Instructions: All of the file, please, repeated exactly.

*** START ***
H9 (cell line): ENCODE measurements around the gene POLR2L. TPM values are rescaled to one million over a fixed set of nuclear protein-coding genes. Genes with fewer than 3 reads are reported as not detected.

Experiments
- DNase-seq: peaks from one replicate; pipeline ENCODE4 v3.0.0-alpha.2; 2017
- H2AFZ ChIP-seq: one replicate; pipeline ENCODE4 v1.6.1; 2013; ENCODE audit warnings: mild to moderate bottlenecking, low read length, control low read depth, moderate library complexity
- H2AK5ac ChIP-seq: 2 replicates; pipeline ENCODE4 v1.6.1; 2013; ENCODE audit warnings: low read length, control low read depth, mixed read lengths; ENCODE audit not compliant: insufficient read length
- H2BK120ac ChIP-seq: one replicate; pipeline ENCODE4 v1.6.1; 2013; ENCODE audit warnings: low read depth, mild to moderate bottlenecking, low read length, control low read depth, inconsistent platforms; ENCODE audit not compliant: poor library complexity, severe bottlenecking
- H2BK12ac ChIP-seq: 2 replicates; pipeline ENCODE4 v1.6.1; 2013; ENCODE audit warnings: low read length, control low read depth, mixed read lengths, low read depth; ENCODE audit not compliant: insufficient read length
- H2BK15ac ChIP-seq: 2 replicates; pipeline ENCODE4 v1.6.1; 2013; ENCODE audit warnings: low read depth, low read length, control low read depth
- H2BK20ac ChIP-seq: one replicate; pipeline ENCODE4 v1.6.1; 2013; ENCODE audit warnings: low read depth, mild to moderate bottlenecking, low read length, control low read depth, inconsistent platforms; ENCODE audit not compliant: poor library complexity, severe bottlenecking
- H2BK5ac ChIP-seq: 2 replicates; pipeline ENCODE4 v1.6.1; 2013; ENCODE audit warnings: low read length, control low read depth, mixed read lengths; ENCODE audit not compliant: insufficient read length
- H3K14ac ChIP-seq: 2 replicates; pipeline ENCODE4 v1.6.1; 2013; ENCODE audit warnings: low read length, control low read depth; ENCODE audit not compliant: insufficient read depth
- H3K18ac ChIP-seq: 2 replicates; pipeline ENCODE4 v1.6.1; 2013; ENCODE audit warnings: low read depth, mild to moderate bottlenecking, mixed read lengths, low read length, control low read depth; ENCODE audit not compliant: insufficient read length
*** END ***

H9 (cell line): ENCODE measurements around the gene POLR2L. TPM values are rescaled to one million over a fixed set of nuclear protein-coding genes. Genes with fewer than 3 reads are reported as not detected.

Experiments
- DNase-seq: peaks from one replicate; pipeline ENCODE4 v3.0.0-alpha.2; 2017
- H2AFZ ChIP-seq: one replicate; pipeline ENCODE4 v1.6.1; 2013; ENCODE audit warnings: mild to moderate bottlenecking, low read length, control low read depth, moderate library complexity
- H2AK5ac ChIP-seq: 2 replicates; pipeline ENCODE4 v1.6.1; 2013; ENCODE audit warnings: low read length, control low read depth, mixed read lengths; ENCODE audit not compliant: insufficient read length
- H2BK120ac ChIP-seq: one replicate; pipeline ENCODE4 v1.6.1; 2013; ENCODE audit warnings: low read depth, mild to moderate bottlenecking, low read length, control low read depth, inconsistent platforms; ENCODE audit not compliant: poor library complexity, severe bottlenecking
- H2BK12ac ChIP-seq: 2 replicates; pipeline ENCODE4 v1.6.1; 2013; ENCODE audit warnings: low read length, control low read depth, mixed read lengths, low read depth; ENCODE audit not compliant: insufficient read length
- H2BK15ac ChIP-seq: 2 replicates; pipeline ENCODE4 v1.6.1; 2013; ENCODE audit warnings: low read depth, low read length, control low read depth
- H2BK20ac ChIP-seq: one replicate; pipeline ENCODE4 v1.6.1; 2013; ENCODE audit warnings: low read depth, mild to moderate bottlenecking, low read length, control low read depth, inconsistent platforms; ENCODE audit not compliant: poor library complexity, severe bottlenecking
- H2BK5ac ChIP-seq: 2 replicates; pipeline ENCODE4 v1.6.1; 2013; ENCODE audit warnings: low read length, control low read depth, mixed read lengths; ENCODE audit not compliant: insufficient read length
- H3K14ac ChIP-seq: 2 replicates; pipeline ENCODE4 v1.6.1; 2013; ENCODE audit warnings: low read length, control low read depth; ENCODE audit not compliant: insufficient read depth
- H3K18ac ChIP-seq: 2 replicates; pipeline ENCODE4 v1.6.1; 2013; ENCODE audit warnings: low read depth, mild to moderate bottlenecking, mixed read lengths, low read length, control low read depth; ENCODE audit not compliant: insufficient read length